Mr. Mills Lane, who was then president of CS, and other officers of CS played a major role in the selection of directors for each of the five percent defendant banks. The directors of each five percent defendant bank were assured of CS support and have relied upon it. Furthermore, CS and its officers helped distribute the stock for each five percent defendant bank.
There are a large number of shareholders in each CS five percent defendant bank, and no single shareholder owns a significant number of the shares of any such bank. CS Holding, of course, directly owns five percent of the stock of each five percent defendant bank and substantial additional amounts of the stock of each such bank are owned by CS officers and employees and officers and employees of other CS banks and their business associates.
Approximately 50 percent of the stockholders of Park National are directors, officers or employees of CS, Park National, or some other CS-affiliated bank. An additional 38 percent of the stockholders of Park National are customers of CS or one of its affiliated banks.
Approximately 44 percent of the stockholders of North Fulton are officers, directors, or employees of CS or some CS-affiliated bank or correspondent associate bank. An additional 50 percent of the stockholders of North Fulton are customers of CS or one of its affiliates.
Approximately 46 percent of the stockholders of South DeKalb are officers, directors or employees of CS or one of its affiliates. An additional 18 percent of such stockholders are officers, directors or employees of a CS correspondent associate bank. In total, approximately 66 percent of South DeKalb's stockholders are present or former officers, directors or employees of a CS bank.
Approximately 24 percent of the stockholders of Sandy Springs are present or former officers, directors or employees of CS or one of its affiliate banks. An additional 28 percent of the stockholders of Sandy Springs are officers, directors or employees of a CS correspondent associate bank. In addition, 48 percent of the stockholders of Sandy Springs are CS customers.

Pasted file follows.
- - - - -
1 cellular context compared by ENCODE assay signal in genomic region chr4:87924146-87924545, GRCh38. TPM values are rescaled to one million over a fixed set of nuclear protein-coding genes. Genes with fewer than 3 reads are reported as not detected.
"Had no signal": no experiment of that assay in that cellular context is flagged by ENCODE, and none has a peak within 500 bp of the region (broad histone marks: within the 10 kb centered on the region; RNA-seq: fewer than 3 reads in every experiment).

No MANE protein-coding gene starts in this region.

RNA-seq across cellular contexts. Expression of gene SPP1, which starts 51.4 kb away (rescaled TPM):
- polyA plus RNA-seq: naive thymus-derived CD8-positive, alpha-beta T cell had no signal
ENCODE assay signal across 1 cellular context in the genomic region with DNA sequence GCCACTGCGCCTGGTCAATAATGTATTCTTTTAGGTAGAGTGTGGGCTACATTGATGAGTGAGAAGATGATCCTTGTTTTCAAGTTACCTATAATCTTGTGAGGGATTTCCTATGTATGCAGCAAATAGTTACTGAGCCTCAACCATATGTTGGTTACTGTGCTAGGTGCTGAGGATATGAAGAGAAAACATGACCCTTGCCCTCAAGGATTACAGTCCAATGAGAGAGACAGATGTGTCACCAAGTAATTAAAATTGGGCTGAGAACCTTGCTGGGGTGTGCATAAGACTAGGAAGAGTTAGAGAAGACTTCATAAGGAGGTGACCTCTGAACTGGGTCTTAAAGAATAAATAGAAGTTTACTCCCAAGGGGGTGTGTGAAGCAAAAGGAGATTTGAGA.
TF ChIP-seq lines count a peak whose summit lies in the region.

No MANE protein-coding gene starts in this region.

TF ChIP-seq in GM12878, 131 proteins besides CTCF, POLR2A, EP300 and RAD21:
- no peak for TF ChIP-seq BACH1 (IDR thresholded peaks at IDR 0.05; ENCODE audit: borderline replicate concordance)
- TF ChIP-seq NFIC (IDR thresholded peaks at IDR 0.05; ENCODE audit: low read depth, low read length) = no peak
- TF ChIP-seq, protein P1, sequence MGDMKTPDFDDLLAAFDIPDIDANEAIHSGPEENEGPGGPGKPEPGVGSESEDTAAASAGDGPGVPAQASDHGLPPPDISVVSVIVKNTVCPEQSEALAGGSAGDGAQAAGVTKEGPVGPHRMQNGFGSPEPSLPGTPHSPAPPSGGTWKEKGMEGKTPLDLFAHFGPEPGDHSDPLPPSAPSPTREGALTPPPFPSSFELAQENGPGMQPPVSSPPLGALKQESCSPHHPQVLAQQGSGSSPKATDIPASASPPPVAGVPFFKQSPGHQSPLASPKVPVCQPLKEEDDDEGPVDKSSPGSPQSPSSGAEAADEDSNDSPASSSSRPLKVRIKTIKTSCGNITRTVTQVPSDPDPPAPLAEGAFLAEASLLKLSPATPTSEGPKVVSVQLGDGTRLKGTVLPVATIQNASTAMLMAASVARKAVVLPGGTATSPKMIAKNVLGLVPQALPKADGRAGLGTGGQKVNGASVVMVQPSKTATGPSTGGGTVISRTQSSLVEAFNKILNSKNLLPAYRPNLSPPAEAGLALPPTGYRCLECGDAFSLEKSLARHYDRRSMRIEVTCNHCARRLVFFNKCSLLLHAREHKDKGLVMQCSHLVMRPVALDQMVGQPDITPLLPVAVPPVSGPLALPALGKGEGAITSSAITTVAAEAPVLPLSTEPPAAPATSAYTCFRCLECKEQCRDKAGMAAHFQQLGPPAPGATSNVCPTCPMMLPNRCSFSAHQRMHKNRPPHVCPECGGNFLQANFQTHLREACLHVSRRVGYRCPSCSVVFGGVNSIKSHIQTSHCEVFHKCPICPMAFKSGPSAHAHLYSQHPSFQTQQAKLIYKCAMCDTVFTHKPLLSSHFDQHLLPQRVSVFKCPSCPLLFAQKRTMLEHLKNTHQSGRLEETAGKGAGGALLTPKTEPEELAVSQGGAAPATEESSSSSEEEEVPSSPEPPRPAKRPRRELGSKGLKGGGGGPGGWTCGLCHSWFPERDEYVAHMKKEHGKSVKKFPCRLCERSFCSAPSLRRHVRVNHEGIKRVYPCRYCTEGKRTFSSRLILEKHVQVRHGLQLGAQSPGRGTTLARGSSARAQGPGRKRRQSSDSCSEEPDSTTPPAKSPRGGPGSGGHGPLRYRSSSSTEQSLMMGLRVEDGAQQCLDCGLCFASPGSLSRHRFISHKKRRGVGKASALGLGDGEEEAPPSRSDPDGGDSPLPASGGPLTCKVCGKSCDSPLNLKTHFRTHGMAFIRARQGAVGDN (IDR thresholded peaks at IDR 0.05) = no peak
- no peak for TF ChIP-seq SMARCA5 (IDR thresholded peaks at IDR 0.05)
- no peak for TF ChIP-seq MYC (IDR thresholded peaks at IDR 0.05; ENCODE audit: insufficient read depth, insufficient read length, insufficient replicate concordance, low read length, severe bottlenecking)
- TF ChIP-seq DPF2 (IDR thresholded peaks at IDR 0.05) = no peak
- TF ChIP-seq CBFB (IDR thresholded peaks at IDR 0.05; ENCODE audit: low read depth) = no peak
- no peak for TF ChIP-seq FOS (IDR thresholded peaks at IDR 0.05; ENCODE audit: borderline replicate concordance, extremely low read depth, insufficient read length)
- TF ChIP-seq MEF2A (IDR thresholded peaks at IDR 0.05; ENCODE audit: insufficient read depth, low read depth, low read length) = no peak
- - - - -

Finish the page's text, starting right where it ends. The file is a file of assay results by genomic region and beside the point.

Approximately 12 percent of Chamblee's stockholders are officers, directors or employees of CS or one of its affiliate banks. An additional 16 percent are officers, directors and employees of a CS correspondent associate bank. About 29 percent of Chamblee's stockholders are customers of CS or one of its affiliate banks, and 41 percent are customers of a CS correspondent associate bank.
The percentage of stock in each correspondent associate defendant bank held by the above categories of persons has not varied greatly from the time of organization until the time of trial; and there is no claim of violation of the 1968 "understanding" with the FRB.
As noted above, however, subsequent to the trial herein, the Georgia Supreme Court issued its decision in Independent Bankers Assn. of Georgia, Inc. v. Dunn, et al., supra, in which it held that the ownership of shareholders, officers and directors of the bank holding company must be attributed to it in complying with the five percent ownership limitation imposed by Georgia law.
According to an uncontroverted supplemental affidavit of Mr. Joseph A. Hall, III, dated August 1, 1973, the percentage of stock in each of the defendant correspondent associate banks owned by CS Holding and the officers and directors of CS, CS Holding, and CS affiliate banks and their wives, as of the time of the affidavit was as follows:
Sandy Springs 11.75% Chamblee 6.41% North Fulton 13.26% Park National 10.33% South DeKalb 36.87%
It would appear that the Georgia Supreme Court's decision in Independent Bankers Assn. of Georgia, Inc. v. Dunn, et al., supra, will affect the following percentages of stock (the above percentages less 5 percent) in the five percent defendant banks:
Sandy Springs 6.72% Chamblee 1.41% North Fulton 8.26% Park National 5.33% South DeKalb 31.87%
In view of the fact that the decisions of the Supreme Court of Georgia in Independent Bankers were issued following the trial in this Court, the Court is left to speculate in large part as to the effect of the Georgia Supreme Court's opinion on the relations inter sese of the defendants herein insofar as they are predicated on stock ownership or control.